I’m not much of a gambler. But I’d bet big money you like having your buddies over to drink beer, eat junk food and watch movies together. Heck, even Uri Gellar could call it: it’s part of being a film fan. It’s also the spirit behind Paul McEvoy, Ian Rattray, Alan Jones and Greg Day’s creation: the ultimate horror marathon. Only they do it for five days and an audience of hundreds – often including the filmmakers themselves. Yes, Arrow Video FrightFest is the UK’s number one genre film festival and way into the dark heart of cinema. It’s also a weekend in Glasgow, a Halloween night and an exciting home video/ book label in its own right. And it’s now in its twentieth year: a huge achievement. Just think, when they were selecting their debut line-up you may have been listening to the second Britney Spears album, which you downloaded of Napster, and using dial-up to track down people you once knew on Friends Reunited to discuss who’d win: Freddy or Jason (if the studio’d only pull the thumb out and make it). It was a very different time.
To celebrate FrightFest turning a fifth of a century, I’m delighted to be in London again to visit its spiritual homes: Cineworld (formerly The Empire) and the Prince Charles, both in Leicester Square. I say the same thing every darn time, but this year the four horsemen have outdone themselves, with a roster filled to the brim with promising movies. There’s the latest big releases, two of which will play on opening night, fresh talent from the ever-impressive independent scene and a tonne of international offerings. After checking into my hotel, I go on Twitter to read about last night’s Best of the Fest party, a booze and quiz night setup with some of the attendees and some of the special guests, and it sounds a bloody blast. Yet another example of FrightFest going the distance for its community. Given the relatively low status of horror among the general public and mainstream critics alike, who place it below sci-fi but perhaps above fantasy, it’s great that this festival so fully embrace the fans. And wandering into the cinema for half six, it’s nice to see so many people in t-shirts depicting their favourite killers and films or the FrightFest mascot. Who knows, maybe 20 years from now they’ll come wearing ones of the picks from this year. Perhaps starting with…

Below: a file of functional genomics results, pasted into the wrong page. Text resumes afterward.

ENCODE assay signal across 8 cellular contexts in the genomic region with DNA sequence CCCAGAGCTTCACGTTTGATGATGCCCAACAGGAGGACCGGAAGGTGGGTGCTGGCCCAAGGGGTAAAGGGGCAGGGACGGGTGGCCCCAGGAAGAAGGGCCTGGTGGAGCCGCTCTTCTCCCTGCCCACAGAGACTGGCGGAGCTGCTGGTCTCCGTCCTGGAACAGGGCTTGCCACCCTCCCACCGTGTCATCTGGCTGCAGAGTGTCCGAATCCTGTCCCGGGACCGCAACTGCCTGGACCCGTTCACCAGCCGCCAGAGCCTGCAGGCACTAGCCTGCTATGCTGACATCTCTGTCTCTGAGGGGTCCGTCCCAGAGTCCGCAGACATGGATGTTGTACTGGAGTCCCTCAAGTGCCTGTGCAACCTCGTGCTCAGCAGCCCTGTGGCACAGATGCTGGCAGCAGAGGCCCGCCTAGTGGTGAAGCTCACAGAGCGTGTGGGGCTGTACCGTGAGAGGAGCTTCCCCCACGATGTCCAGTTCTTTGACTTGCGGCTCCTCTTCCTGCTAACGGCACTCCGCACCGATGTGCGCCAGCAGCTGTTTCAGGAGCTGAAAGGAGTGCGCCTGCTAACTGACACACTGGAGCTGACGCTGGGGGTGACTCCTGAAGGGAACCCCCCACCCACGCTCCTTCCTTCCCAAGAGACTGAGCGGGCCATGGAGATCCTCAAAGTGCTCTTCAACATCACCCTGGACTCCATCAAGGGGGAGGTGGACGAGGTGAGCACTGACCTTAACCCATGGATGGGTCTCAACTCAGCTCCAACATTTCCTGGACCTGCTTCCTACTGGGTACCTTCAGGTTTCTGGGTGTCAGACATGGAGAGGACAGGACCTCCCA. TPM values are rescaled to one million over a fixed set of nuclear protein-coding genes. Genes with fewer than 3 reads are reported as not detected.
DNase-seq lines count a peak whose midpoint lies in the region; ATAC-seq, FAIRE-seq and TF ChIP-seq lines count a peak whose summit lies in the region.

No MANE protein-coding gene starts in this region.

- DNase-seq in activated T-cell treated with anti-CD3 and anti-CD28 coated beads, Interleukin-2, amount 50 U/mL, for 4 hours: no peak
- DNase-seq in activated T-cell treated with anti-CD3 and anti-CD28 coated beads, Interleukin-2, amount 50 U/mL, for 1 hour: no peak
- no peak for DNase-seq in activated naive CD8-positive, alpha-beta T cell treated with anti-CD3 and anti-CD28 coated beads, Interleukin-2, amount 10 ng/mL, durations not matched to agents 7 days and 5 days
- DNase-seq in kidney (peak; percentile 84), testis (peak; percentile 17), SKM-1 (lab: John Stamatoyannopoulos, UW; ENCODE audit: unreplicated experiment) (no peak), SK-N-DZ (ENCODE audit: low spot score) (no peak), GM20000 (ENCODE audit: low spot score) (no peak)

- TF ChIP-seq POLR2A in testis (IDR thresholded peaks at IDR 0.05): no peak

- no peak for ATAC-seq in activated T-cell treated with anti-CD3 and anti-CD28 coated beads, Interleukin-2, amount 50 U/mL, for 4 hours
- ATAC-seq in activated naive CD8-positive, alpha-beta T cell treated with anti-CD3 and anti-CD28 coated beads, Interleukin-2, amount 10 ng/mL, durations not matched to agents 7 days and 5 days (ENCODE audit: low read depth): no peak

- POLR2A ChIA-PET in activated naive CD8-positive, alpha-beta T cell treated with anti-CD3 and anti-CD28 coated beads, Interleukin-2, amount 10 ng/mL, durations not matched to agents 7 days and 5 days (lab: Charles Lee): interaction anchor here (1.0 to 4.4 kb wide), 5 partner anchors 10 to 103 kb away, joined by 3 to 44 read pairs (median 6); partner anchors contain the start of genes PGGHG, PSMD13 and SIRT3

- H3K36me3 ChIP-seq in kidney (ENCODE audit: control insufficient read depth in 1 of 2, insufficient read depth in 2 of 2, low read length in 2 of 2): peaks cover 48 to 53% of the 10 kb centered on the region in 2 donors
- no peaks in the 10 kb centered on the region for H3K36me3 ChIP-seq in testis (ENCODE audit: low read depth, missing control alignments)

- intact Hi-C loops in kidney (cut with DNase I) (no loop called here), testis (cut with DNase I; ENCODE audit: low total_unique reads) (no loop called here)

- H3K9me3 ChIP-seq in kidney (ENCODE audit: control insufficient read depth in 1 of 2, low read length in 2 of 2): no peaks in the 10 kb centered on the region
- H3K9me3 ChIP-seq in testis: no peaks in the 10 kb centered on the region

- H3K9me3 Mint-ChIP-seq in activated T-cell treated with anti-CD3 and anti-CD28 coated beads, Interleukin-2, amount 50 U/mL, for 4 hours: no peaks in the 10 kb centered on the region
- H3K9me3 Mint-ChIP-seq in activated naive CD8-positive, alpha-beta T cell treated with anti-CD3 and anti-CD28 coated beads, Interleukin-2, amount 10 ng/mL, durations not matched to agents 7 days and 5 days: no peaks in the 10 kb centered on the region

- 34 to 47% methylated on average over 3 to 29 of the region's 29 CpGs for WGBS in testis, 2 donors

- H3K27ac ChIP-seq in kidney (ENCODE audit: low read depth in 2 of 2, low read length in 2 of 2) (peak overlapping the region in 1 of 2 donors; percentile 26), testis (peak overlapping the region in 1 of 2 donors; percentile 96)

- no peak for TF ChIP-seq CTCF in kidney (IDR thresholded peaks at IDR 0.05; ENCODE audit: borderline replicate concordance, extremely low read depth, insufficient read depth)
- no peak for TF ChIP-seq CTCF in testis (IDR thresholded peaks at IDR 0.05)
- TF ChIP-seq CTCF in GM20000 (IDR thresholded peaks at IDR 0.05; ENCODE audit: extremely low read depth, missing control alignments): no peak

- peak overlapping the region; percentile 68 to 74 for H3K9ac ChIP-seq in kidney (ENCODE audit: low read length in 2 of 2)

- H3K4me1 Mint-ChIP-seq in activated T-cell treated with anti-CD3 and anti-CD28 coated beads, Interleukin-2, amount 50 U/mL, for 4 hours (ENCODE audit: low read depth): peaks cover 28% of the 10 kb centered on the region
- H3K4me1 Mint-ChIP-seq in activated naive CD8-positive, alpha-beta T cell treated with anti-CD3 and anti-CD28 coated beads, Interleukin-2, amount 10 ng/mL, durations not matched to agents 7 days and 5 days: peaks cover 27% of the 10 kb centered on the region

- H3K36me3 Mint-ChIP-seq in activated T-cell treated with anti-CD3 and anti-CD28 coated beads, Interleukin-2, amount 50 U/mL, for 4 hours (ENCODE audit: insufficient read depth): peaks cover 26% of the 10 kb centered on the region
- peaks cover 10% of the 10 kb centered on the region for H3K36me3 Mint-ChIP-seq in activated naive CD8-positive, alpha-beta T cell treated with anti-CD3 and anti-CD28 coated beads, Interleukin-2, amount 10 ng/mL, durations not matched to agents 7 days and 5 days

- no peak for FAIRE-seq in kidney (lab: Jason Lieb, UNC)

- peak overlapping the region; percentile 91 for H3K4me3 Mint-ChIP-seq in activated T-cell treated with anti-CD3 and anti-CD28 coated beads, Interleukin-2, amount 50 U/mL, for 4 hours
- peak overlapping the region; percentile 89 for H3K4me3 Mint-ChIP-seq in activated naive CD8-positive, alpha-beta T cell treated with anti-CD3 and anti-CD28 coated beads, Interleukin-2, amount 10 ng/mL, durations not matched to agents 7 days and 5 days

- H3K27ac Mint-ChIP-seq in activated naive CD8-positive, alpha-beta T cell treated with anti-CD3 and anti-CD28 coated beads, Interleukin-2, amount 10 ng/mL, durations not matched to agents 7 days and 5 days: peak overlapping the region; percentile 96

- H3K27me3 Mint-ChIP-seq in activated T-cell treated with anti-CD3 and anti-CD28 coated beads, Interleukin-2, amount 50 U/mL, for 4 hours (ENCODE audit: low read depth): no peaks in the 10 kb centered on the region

COME TO DADDY
Directed by Ant Timpson
Drawing first blood: Frodo does dark again. To be fair to Elijah Wood, the sorts of films and performances he picks nowadays are nothing like his magnum opus. Yet given how iconic his turn in Lord of the Rings was and remains, there’s maybe still an unintended smidge of stunt casting when he swaps Baggins for Baddins and does something adult. Which this gross-out, comedy-thriller definitely is. In it, Wood plays Norval: a 30-something hipster “DJ”, with a bad haircut, a supposed friendship with Elton John and major daddy issues. Now, decades after he last saw him, his estranged father gets back in touch and asks him to visit his house: sat on a cliff edge and looking like “a UFO from the sixties”. Norval’s cautiously optimistic in wanting both answers and maybe even some sort of familial relationship. No such luck: from his arrival, things are more than a little weird, and his dad seems a deeply disturbed man. Plus a bit of a dick, undercutting and undermining his son at every chance. Their relationship soon goes from fraught to dangerous. But that’s all I’m going to say on the plot: the movie has a habit of subverting expectations, and to say anything more would be to say too much.